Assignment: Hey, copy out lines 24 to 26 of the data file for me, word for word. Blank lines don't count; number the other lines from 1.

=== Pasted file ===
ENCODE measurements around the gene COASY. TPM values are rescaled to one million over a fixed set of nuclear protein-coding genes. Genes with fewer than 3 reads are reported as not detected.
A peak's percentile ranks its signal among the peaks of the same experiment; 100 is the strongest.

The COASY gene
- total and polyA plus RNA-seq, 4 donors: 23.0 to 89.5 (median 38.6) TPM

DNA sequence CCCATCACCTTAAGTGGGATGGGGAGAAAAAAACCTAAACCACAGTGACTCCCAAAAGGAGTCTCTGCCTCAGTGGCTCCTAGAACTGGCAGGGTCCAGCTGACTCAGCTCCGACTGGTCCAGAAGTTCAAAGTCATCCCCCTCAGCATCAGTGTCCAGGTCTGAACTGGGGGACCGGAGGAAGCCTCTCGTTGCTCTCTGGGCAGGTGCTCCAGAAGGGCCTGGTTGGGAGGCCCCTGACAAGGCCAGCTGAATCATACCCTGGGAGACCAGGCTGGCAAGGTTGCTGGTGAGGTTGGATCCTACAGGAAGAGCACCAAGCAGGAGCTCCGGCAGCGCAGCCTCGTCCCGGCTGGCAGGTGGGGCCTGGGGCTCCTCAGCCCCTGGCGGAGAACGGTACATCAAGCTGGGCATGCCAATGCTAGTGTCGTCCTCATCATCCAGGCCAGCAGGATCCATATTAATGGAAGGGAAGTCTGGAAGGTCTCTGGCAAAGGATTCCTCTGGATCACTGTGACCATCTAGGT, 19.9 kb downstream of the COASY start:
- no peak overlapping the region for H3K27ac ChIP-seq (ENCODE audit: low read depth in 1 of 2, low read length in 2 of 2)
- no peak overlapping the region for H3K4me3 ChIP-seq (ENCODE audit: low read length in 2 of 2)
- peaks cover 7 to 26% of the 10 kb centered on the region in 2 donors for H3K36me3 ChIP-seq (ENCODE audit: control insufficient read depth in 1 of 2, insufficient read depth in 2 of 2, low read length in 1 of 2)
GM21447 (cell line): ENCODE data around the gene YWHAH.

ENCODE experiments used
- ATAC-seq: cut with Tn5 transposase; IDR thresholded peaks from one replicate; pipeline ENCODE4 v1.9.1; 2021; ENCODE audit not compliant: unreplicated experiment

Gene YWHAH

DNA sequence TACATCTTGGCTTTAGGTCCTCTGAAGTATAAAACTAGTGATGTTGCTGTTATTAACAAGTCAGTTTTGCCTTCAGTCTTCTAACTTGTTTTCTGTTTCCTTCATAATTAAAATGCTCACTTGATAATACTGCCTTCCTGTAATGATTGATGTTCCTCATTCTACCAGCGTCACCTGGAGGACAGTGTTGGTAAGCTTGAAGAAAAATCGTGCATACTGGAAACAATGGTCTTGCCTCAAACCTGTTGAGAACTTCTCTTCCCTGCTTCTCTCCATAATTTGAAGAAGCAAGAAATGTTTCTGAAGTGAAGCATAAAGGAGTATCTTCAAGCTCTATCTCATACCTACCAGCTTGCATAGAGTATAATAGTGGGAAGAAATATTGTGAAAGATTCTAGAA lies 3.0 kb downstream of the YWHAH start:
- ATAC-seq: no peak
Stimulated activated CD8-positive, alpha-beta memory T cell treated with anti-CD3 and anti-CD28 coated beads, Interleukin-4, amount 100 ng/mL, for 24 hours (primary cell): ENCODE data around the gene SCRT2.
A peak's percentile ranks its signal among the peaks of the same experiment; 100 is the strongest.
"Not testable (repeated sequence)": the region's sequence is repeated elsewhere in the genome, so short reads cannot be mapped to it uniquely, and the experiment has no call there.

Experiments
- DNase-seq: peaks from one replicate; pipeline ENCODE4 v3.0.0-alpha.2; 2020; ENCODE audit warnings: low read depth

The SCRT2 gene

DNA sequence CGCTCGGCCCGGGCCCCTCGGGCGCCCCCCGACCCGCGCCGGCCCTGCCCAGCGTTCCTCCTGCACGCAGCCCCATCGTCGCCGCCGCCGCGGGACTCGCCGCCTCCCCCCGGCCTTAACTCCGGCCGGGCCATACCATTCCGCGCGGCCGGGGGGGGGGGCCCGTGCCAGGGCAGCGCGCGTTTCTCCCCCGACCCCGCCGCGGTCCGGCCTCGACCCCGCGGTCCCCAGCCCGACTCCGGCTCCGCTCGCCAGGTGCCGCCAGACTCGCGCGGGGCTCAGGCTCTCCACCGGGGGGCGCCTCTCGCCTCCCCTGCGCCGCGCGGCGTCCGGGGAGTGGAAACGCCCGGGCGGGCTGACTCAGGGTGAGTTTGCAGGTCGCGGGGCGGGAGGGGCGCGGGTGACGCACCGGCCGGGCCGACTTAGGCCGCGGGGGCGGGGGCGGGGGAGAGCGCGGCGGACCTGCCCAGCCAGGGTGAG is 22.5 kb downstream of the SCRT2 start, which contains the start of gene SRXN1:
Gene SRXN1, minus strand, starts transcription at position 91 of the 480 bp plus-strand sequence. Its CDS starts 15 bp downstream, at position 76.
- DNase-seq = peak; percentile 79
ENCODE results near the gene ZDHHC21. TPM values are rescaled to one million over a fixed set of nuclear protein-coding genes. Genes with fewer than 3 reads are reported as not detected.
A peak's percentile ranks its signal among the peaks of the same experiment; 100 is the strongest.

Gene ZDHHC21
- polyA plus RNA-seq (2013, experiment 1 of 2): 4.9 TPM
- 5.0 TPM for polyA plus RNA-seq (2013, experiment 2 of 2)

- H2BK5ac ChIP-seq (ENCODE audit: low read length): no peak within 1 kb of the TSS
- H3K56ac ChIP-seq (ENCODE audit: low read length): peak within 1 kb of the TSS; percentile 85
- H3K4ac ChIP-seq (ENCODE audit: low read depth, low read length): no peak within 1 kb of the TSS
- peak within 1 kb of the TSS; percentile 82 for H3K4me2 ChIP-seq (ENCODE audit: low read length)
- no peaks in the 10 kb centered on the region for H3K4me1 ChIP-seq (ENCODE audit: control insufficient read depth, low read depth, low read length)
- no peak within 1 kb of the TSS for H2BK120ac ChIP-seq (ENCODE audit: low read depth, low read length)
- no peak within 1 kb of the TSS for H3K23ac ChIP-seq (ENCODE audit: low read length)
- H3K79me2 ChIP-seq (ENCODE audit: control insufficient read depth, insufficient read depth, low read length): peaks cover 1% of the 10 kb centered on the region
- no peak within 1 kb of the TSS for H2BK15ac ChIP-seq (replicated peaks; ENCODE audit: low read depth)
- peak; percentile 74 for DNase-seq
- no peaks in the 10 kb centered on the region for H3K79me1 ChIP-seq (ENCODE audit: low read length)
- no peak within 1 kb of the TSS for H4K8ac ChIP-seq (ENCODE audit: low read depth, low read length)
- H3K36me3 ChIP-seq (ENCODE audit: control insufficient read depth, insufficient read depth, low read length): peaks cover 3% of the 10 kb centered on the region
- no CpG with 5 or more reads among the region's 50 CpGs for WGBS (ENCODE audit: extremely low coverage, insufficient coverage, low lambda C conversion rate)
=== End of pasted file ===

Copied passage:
ENCODE results near the gene ZDHHC21. TPM values are rescaled to one million over a fixed set of nuclear protein-coding genes. Genes with fewer than 3 reads are reported as not detected.
A peak's percentile ranks its signal among the peaks of the same experiment; 100 is the strongest.

Gene ZDHHC21